[lit-ideas] sidebar: Vidal on Ken Starr / essay cartoon

  • From: Stephen Straker <straker@xxxxxxxxxxxxxxxxxx>
  • To: lit-ideas <lit-ideas@xxxxxxxxxxxxx>
  • Date: Wed, 30 Jun 2004 09:05:41 -0700

If Fahrenheit 911 is a filmic editorial cartoon; here's an essay that is
an editorial cartoon, and it's funny as hell too. Enjoy: 

Stephen Straker 
Vancouver, B.C.   


"Birds & Bees & Clinton," The Nation (28 December 1998), pp. 5-6.  
by Gore Vidal
        [no longer on-line;  no URL available]

How time flies!  Seven fairly long years have now passed since I
explained the Birds and the Bees to Nation readers, thus putting the
finis to the cold war and, may I boast, more than one case of nervous
tic douloureux, which ticked no more ["A Few Words About Sex: The Birds
and the Bees," The Nation, 28 October 1991].  But since that long-ago
October day when I explained the mysteries of sex and scales fell from
readers' eyes, new hordes have grown up in darkness, among them Kenneth
Starr, as well as his numerous investigators and co-conspirators on the
House Judiciary Committee, as well as in Pittsburgh's Mellon Patch and
Marietta, Georgia, where the nation's Renaissance Man awaits rebirth as
commander of the armies of a sinless America, troops whose powder is
kept dry as, nervously, they closely shave hairy palms while their minds
slowly rattle into madness from abuse of self and others.   

It was not until Mr. Starr published his dirty book at public expense
that I realized how far off-track I have allowed these sad dummies to
get.  Simple truths about the birds and the bees have been so distorted
by partisanship that blowjobs and hand jobs are now confused with The
Real Thing, which can only be classic in-and-out as Anthony Burgess so
snappily put it in A Clockwork Orange.  I take full responsibility for
not providing a booster shot of Sex Ed.  So, as the old impeachment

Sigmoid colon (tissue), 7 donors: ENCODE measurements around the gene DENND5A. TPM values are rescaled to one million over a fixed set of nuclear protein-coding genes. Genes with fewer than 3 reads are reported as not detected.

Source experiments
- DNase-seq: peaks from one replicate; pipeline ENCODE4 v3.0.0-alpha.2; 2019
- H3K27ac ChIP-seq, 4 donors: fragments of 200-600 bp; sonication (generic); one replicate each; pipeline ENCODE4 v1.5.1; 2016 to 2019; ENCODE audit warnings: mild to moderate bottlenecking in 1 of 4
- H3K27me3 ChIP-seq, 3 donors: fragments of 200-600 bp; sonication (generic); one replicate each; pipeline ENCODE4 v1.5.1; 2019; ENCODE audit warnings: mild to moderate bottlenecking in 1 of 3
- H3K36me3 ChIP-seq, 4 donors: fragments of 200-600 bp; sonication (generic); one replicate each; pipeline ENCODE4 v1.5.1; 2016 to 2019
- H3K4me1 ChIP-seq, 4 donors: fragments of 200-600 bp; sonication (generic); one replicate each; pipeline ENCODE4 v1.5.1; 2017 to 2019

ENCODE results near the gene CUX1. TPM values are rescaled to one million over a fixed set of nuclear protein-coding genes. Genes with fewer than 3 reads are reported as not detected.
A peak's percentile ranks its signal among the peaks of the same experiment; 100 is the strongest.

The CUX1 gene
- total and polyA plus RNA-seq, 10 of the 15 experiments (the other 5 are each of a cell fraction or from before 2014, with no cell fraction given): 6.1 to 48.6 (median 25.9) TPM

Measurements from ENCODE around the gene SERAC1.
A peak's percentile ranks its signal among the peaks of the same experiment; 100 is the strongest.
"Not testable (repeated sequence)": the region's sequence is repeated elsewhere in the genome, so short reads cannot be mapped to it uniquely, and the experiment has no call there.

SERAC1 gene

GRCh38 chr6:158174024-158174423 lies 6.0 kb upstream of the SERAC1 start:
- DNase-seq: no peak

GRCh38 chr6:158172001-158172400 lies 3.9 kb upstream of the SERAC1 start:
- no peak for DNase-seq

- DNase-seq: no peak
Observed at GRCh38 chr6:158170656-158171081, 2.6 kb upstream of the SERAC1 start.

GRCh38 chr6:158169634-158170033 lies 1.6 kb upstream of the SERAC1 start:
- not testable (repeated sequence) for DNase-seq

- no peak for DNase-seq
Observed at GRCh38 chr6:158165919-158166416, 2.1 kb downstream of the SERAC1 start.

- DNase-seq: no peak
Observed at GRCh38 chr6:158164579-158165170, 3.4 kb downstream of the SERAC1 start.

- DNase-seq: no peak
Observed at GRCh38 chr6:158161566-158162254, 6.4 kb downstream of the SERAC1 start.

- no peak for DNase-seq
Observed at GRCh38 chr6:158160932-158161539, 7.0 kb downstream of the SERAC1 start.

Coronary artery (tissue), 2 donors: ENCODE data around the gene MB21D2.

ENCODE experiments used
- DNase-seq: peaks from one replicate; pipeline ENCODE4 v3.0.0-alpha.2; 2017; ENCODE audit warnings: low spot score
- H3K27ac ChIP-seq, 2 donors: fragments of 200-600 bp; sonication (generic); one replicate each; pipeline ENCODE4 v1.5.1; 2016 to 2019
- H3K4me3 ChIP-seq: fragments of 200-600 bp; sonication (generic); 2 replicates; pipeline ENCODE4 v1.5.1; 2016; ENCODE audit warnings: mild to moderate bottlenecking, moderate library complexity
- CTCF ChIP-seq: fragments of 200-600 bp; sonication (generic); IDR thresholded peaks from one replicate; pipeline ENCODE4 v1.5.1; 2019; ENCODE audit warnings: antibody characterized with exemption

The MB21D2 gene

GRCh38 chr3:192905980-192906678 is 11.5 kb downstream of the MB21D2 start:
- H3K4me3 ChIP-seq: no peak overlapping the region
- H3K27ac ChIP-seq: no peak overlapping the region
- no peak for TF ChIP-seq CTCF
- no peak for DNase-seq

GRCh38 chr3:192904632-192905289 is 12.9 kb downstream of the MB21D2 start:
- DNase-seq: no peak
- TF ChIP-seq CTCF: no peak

train leaves the station, let me  demonstrate how the President did not
commit perjury when he said he did not have sexual intercourse with ...
surely not Abigail Thernstrom ... I seem to have mislaid my notes. 
Anyway, you know who I mean.   

First, let us quickly - or "briefly" as every question on CNN now begins
- review the bidding from our last symposium.  "Men and women are not
alike."  That was the first shocker I had for you in 1991.  "They have
different sexual roles to perform."  At this point Andrea Dworkin, with
a secret smile, began to load her bazooka.  "Despite the best efforts of
theologians and philosophers to disguise our condition, there is no
point to us, or to any species, except proliferation and survival.  This
is hardly glamorous, and so to give Meaning to Life, we have invented
some of the most bizarre religions that ... alas, we have nothing to
compare ourselves to.  We are biped mammals filled with red sea water
(reminder of our oceanic origin), and we exist to reproduce until we are
eventually done in by the planet's changing weather or a stray meteor." 
Thus, I wrapped up the Big Picture.  

Next: Lubricious Details.  "The male's function is to shoot semen as
often as possible into as many women (or attractive surrogates) as
possible, while the female's function is to be shot briefly" by Wolf
Blitzer ... no, no, by a male, any male, "in order to fertilize an egg,
which she will lay nine months later."  

Seven years ago, apropos same-sex versus other-sex, or homosexuality
versus heterosexuality, two really dumb American sports invented by the
spiritual heirs of Gen. Abner Doubleday, who gave us baseball, I wrote,
"In the prewar Southern town of Washington, DC, it was common for boys
to have sex with one another.  It was called 'messing around' and it was
no big deal."  I went into no more detail because I assumed most readers
would get the point.   

Recently, the sexologist George Plimpton, a James Moran Institute
professor emeritus, explained in The New Yorker how boys in his youth
would go through mating stages with girls, using, significantly,
baseball terminology like "getting to first base," which meant ... and
so on.  "Going all the way," however, was used instead of "home run" for
full intercourse, the old in-and-out or mature penis-vagina

Arguably, Southerners are somewhat different from other residents of
that shining city on a hill that has brought so much light and joy to
all the world in the past two centuries.  In balmy climes, human beings
mature early.  They also have a lot of chiggery outdoors to play
baseball and other games in.  

When I was a boy, Fairfax County, Virginia, where I lived, was Li'l
Abner country.  No glamorous houses.  No CIA lords hidden away in